Loading Protocols for the Mandibular Two-Implant Overdenture
Joseph R. Carpentieri, DDS • Dennis P. Tarnow, DDS
Wherever possible, a one-stage
surgical procedure with an early loading protocol (ie, 6 to 8 weeks) is the
recommended technique for the two-implant overdenture. There may be instances
when conventional loading (ie, 12 weeks) might be appropriate as well. A third
“philosophical” variation on early and conventional loading protocols is
immediate loading, in which final abutments are connected and retentive
elements are activated at the time of implant placement. At present, immediate
loading is not appropriate for the
unsplinted two-implant overdenture design.
In recent years, histological and
experimental studies have demonstrated that newer implant surfaces may result
in an increased and earlier bone-to-implant contact than was observed with
conventional loading 12 weeks following implant placement.1-3 Such
findings have led to the growing observance of “early loading” protocols when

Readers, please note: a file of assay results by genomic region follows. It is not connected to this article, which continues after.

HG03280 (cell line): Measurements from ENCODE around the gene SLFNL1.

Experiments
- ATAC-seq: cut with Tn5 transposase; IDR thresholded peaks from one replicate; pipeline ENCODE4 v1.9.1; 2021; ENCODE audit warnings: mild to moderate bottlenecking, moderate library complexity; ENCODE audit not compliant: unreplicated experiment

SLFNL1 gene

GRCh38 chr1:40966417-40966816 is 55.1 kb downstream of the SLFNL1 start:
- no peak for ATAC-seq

more ideal bone quality and quantity, more refined surgical and prosthetic
protocols, and more advanced implant designs are available.
Currently, no consensus exists
defining “early loading.” Studies evaluating early loading have demonstrated
excellent success with a range of early loading from 3 to 8 weeks. Because of
the larger body of research validating the success of early loading at 6 to 8
weeks postoperatively, the authors recommend this somewhat longer period as the
technique of choice, pending additional empirical validation of an even shorter
healing period. At this point, this is the least amount of time that will
result in the highest level of predictability with the least amount of